Happy Birthday, Nathan Jewett!

Nathan (Nat) Jewett was briefly a major league baseball player – but only if you consider the National Association a “major league” and, just as importantly, the Eckford of Brooklyn a major league team. Jewett’s team won but 3 of 29 decisions, with many of the losses featuring lopsided scores.

Nathan W. Jewett was born Christmas Day, 1844 (census and military records suggest 1842, as does his gravestone) in New York City to Perry Jewett and his wife Catharine Cowen, an English immigrant. The Jewett family can trace its lineage back to the founding of Rowley, Massachusetts in 1638/1639 by Puritans in a hurry to leave Yorkshire, England – and, if you read the family history assembled by Dr. Frederic Clarke Jewett, that line can be traced back to Henri de Juett, a Knight of the First Crusade in 1096-1099.

Perry named his son after his father, but wouldn’t live to see the son’s baseball career. The owner of a porter house passed away in 1851. Catharine was left tending to a family of at least seven children – Nathan was in the middle somewhere, having three sisters that were younger than he. By his late teens, Nathan worked as a clerk and, when he registered for service in the Great War for Slavery, he was listed as a milkman.

Nathan enlisted with the local volunteers and somehow was assigned to Company G of the 71st Pennsylvania Infantry. This unit was extremely busy during course of the Civil War, featuring prominently at the battles of Gettysburg, Antietam and others. Some combination of proud service and having more than 90% of the regiment being killed or wounded, Nathan worked his way to Corporal before mustering out. While he was always employed, he applied for a pension in 1878 to help with some injury he received during the war. He returned home to New York City, living in the Bronx for most of the rest of his life.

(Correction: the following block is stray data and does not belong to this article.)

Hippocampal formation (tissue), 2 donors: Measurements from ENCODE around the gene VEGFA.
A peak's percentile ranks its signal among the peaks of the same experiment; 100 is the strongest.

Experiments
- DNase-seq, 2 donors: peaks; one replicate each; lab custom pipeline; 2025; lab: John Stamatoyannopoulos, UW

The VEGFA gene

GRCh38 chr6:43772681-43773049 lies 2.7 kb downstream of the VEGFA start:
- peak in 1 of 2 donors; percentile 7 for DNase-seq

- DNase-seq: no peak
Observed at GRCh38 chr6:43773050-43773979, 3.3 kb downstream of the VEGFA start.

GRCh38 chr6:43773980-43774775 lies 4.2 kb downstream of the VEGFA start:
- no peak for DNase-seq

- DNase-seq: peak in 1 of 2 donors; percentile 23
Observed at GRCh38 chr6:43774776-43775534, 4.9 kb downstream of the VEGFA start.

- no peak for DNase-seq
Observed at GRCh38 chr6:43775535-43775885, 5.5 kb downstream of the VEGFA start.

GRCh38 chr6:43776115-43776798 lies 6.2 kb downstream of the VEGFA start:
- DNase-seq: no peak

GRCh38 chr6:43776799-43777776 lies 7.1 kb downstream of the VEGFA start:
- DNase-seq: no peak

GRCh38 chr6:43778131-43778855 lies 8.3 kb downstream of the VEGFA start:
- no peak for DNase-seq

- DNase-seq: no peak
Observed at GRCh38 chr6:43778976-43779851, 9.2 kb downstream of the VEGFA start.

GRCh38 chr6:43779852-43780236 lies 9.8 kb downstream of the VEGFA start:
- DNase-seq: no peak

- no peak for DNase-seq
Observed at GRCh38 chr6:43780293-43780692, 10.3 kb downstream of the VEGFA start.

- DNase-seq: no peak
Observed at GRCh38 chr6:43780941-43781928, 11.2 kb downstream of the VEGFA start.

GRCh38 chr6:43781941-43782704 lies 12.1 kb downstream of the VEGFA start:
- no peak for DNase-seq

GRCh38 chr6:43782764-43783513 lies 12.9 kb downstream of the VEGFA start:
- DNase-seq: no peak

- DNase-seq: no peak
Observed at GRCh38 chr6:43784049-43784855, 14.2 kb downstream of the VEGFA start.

Before the Civil War (and certainly after it), New York was a hot bed of amateur and professional baseball. And, baseball was played amongst the soldiers serving during the Civil War. One of these provides the source of Jewett’s finding his way into the top circles of the local baseball teams. In 1872, needing a catcher to give a break to Doug Allison, Jewett was briefly added to the roster of the Eckford of Brooklyn. He caught two games, July 4, and July 6, batting last both times. He reached base twice – getting a hit in his first game and scoring a run in his second. In addition to three errors, he also allowed nine passed balls. The Eckford lost 16 – 3 to the Philadelphia Athletics on July 4, and 24 – 5 to the Forest City club on July 6 – even though Forest City was forced to play the game with just eight men.

With that, Jewett returned home to his wife, the former Christina Campbell, herself an immigrant who came to the United States from Scotland in 1849. The Jewetts had ten children, with eight surviving to adulthood. Working as a letter carrier, clerk or laborer for the remainder of his days, lobar pneumonia took Nathan Jewett to the next league on February 23, 1914. He is buried with other family in Kenisco Cemetery in Valhalla, NY.



New York Death Index/Certficate
1855 NY State Census
1850, 1860, 1870, 1880, 1900, 1910 US Census
New York City Marriage Record

Frederic Clarke Jewett, MD. History of Genealogy of the Jewetts of America, Grafton Press, New York, 1908.

“Base Ball,” New York Times, July 7, 1872: 8.
“Base Ball,” Philadelphia Enquirer, July 6, 1872: 2.


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